He, therefore, appealed to the panel to cast every blame on him, being the administrative head of the Ministry. He said: “I take responsibility for every administrative error that has been committed in the course of this whole process of Maina’s reinstatement.” Maina’s salary stopped in March 2013 — Adeosun Also speaking before the committee, Finance Minister, Mrs. Kemi Adeosun, revealed that the federal government stopped the payment of Abdulrasheed Maina’s salary in March 2013. Finance Minister, Mrs Kemi ADEOSUN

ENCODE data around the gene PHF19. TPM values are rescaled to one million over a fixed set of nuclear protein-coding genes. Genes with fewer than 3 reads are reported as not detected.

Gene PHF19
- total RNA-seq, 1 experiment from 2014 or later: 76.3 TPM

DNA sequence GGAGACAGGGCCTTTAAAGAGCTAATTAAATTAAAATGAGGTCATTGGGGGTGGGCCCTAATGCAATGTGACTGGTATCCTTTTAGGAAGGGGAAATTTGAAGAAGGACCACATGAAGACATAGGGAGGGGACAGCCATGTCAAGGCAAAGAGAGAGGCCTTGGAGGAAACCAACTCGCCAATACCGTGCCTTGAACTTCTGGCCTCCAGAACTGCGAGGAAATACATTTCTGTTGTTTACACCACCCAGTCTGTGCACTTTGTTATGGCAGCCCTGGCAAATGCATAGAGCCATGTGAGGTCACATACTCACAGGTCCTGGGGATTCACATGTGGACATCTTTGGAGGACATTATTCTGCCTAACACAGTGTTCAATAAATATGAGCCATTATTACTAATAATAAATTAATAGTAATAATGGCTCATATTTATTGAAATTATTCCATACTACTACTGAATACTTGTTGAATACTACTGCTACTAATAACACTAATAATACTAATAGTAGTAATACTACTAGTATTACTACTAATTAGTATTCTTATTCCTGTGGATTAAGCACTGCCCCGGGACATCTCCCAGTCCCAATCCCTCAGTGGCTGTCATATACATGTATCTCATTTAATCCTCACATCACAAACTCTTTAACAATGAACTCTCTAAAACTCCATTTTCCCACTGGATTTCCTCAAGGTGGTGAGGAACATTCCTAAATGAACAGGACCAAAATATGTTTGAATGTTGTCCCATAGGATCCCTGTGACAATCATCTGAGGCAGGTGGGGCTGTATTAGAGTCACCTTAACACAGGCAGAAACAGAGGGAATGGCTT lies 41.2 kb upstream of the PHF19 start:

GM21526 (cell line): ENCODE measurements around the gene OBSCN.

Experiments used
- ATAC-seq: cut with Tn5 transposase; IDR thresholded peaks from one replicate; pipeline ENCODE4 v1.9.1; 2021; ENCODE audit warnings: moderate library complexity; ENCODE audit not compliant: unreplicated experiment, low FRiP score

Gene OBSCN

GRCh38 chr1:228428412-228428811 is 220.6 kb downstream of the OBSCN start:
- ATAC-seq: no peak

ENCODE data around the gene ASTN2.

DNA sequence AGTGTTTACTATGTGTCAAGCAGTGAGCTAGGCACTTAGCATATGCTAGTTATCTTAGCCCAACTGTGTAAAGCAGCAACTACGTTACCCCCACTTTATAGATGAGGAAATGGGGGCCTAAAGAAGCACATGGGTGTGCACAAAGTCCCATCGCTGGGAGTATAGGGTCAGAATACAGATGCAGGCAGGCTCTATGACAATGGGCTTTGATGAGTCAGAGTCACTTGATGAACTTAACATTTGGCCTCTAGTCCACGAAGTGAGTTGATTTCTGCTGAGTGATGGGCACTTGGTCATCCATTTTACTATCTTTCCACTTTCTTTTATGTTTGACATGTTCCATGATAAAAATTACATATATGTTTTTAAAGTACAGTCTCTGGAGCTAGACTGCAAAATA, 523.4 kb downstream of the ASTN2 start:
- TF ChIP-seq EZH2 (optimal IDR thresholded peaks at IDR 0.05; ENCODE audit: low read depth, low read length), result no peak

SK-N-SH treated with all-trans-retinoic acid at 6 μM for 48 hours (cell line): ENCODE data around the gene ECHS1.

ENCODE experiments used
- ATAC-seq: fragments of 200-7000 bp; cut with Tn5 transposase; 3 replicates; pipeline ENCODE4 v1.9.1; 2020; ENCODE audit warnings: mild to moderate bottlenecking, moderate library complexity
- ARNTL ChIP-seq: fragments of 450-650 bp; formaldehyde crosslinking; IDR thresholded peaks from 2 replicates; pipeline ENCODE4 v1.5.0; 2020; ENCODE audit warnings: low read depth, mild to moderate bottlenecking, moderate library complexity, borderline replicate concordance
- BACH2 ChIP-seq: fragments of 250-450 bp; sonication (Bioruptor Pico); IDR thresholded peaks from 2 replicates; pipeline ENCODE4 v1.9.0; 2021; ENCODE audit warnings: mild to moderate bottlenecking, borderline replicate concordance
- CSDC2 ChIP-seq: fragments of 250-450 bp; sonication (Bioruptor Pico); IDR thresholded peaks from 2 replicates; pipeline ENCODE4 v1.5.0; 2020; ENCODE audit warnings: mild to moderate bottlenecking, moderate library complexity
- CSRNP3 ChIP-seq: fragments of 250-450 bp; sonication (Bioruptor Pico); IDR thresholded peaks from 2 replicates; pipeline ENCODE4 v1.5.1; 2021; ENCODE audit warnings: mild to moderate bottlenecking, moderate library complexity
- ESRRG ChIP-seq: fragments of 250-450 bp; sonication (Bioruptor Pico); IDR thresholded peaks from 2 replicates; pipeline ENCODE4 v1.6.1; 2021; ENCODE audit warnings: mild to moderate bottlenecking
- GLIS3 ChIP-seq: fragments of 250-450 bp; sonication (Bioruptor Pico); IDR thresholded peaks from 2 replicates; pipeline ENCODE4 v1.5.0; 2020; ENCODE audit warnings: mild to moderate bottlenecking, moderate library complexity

According to her, the last salary the federal government paid Maina was that of February 2013. She said: “We use two platforms in the payment of salaries, the Integrated Payroll and Personnel Information System, IPPIS, and the Government Integrated Financial Management Information System, GIFMIS. “We have checked our records and we have no record or evidence from the two platforms that salary was paid to Maina since March 2013. We have no biometric data of Maina and he is not a staff of the Federal Ministry of Finance or its agencies.” Speaking in a similar vein, Accountant General of the Federation, Alhaji Ahmed Idris, said Maina was removed from the federal government’s payroll in March 2013. “From our records, Maina last received salary from the Federal Government in February 2013. From March 2013, Maina was removed from the government’s payroll. ‘’If, indeed, he was paid as he claimed, he should produce evidence of payment by the government, such as pay slips,” Idris stated. Maina never handed over any asset to EFCC —